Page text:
A Geneva woman surprised prosecutors and pleaded guilty Tuesday to conspiracy to commit murder on Valentine's Day 2015 at a Canadian shopping center.
Lindsay Souvannarath, 25, entered the plea in Nova Scotia Supreme Court.
"It was unexpected," Chris Hansen, spokesman for Nova Scotia's public prosecution service, said of the plea at a pretrial appearance.
Souvannarath's trial was to start in May.
A co-conspirator, 22-year-old Randall Shepherd of Halifax, pleaded guilty to the same charge in November 2016 and received 10 years in prison.
Little information about Souvannarath's case has been available due to a ban on publication of what is presented at pretrial hearings. Canadian law allows judges to enact such bans in an effort to not taint the pool of potential jurors for a trial.
Some information, however, did come out in an agreed statement presented when Shepherd pleaded guilty. Souvannarath will provide a written or oral statement of facts at her sentencing, according to Hansen.
According to Shepherd's statement, he was friends with James Gamble, 19, of Halifax. Gamble and Shepherd were fascinated with death and morbidity. Gamble began an online relationship with Souvannarath, over their fascination with mass murders and her interest in Nazism. The statement said they shared intimate, explicit photos.
Gamble and Souvannarath planned the attack. Shepherd said he would not kill anyone but agreed to help make Molotov cocktails and to pick up Souvannarath from the Halifax International Airport when Gamble was delayed.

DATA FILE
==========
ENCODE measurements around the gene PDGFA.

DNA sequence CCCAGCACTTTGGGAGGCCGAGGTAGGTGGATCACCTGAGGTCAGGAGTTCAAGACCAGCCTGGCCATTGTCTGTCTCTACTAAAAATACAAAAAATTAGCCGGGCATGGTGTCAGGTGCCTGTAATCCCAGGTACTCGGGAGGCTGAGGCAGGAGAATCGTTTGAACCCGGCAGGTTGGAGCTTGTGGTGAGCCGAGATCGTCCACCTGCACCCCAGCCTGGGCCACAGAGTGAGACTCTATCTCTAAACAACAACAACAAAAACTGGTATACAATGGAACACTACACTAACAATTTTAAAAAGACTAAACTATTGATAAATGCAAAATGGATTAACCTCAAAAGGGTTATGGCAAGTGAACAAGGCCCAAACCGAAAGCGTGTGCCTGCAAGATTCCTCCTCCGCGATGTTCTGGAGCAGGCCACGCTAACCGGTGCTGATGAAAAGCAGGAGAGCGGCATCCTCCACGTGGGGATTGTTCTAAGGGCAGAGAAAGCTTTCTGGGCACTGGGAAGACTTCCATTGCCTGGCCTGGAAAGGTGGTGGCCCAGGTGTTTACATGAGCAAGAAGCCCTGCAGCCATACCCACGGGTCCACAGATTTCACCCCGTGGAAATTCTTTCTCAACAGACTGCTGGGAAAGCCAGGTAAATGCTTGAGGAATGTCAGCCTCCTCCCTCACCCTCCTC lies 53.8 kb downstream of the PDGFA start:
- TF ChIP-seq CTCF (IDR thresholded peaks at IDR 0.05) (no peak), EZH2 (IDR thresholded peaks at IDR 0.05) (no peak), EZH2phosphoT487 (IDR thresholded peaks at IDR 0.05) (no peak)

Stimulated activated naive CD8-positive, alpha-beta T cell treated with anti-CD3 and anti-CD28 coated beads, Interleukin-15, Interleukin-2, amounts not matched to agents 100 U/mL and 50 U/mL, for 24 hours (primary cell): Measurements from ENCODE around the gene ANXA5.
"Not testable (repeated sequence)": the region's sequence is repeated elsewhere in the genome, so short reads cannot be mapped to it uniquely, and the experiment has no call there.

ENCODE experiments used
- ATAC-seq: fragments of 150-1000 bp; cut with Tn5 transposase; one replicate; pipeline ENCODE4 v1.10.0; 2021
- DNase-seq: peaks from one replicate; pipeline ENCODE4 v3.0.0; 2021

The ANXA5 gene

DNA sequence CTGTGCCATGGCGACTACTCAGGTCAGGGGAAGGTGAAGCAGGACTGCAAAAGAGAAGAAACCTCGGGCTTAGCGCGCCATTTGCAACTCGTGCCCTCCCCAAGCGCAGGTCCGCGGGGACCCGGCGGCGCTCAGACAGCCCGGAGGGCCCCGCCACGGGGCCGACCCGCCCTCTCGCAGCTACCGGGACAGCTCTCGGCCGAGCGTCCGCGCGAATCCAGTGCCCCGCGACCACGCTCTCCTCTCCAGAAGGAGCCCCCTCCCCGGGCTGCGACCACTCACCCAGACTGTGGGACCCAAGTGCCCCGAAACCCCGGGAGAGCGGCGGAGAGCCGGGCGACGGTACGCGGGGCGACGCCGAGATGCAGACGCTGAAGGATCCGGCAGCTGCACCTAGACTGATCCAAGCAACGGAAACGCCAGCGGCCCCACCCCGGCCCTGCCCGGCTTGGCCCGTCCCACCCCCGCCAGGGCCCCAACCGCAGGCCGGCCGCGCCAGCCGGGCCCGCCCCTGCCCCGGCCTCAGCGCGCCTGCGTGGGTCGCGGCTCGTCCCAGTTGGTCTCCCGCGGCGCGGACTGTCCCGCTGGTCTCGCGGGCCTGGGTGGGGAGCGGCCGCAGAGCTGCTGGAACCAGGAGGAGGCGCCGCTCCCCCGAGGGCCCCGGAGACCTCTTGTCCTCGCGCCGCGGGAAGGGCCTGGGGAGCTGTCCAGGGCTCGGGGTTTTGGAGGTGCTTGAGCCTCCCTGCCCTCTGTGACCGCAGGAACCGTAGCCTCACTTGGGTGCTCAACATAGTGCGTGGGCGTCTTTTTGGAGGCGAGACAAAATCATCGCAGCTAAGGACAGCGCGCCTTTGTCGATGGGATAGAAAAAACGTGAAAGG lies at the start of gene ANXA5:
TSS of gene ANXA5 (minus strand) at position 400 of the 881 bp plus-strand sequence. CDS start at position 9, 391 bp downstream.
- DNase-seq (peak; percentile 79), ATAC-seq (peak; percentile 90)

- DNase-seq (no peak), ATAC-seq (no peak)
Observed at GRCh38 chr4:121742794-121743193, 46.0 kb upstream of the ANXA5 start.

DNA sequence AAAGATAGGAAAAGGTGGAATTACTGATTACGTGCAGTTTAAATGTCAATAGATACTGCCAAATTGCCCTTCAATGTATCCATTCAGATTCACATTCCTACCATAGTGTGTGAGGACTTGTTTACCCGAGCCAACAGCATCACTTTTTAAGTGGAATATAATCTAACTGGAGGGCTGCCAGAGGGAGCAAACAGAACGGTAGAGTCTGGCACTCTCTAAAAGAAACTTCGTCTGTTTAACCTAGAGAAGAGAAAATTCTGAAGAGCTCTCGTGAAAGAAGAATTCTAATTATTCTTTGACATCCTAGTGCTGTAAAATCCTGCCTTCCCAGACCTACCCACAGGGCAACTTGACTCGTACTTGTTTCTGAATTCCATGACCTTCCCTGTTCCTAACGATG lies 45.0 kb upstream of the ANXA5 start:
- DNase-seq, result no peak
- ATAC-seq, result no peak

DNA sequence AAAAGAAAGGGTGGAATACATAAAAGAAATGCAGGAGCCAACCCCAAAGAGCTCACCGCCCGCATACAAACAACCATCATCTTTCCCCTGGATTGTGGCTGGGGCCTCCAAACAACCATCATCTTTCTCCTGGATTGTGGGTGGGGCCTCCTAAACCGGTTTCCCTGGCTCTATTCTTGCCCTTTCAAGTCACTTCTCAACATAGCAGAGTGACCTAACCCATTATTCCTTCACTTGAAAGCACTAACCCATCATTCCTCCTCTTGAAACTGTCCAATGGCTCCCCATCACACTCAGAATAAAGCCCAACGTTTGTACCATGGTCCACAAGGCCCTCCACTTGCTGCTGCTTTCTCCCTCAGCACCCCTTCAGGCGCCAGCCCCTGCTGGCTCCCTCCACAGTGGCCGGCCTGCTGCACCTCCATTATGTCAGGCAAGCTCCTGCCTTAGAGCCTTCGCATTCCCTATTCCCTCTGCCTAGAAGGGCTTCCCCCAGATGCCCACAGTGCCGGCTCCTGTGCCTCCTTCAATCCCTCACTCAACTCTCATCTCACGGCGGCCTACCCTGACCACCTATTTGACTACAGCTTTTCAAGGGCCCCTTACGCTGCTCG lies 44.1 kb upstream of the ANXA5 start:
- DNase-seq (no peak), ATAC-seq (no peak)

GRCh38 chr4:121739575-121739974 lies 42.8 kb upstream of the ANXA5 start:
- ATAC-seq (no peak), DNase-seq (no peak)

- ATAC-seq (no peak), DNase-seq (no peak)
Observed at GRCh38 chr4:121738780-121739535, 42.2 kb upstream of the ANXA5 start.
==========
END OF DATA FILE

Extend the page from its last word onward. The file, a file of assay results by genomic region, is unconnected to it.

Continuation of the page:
Shepherd planned to kill himself, or have Gamble kill him, the day before the attack.
According to the Shepherd statement, Gamble and Souvannarath discussed what weapons to use, how much ammunition to bring, the pros and cons of locations, whether to taunt their victims first, whether to photograph the dead victims and post them to the internet, what clothing to wear, whether to wear masks, and whether police would first try to save victims before turning their attention to the duo. They also developed a musical soundtrack for the killing, and Souvannarath scheduled a Tumblr post about the massacre, to appear Feb. 15.
On Feb. 13, police received a Crime Stoppers tip about the plot. When they went to arrest Gamble, he killed himself. Shepherd and Souvannarath were arrested at the airport.
"The plan was pretty spectacular," Hansen said.
Souvannarath has been in jail since her arrest. She did not apply for bail.
Hansen said sentencing is Oct. 5. Souvannarath's attorney and prosecutors will present recommendations. The maximum term is life in prison, which could be affected by factors including Canadian case law, facts of the case and her acceptance of responsibility.
"The one big one is taking responsibility and relieving everyone of the burden of a lengthy trial," Hansen said.
Geneva police said they had no contact with Souvannarath when she lived in Geneva.
In a 2015 Daily Herald interview, Geneva High School classmate Sabrina Szigeti said Souvannarath was known for her interest in Nazis and crime. A pencil drawing Souvannarath did, of a ghoulish Nazi character, appeared on a page about a role-playing game club in the 2009 yearbook.
"She was really into writing and really into making art of Nazis," Szigeti said. Souvannarath would play a Nazi ghost during the games. It was not a normal character; others usually portrayed elves, dwarves and giants.
Szigeti said Souvannarath became upset when her German-language teacher refused to let her write an essay about a Norwegian black metal musician who had murdered someone. Souvannarath admired the musician, who espouses white nationalism.
Souvannarath is a 2014 graduate of Coe College, where she studied English and creative writing.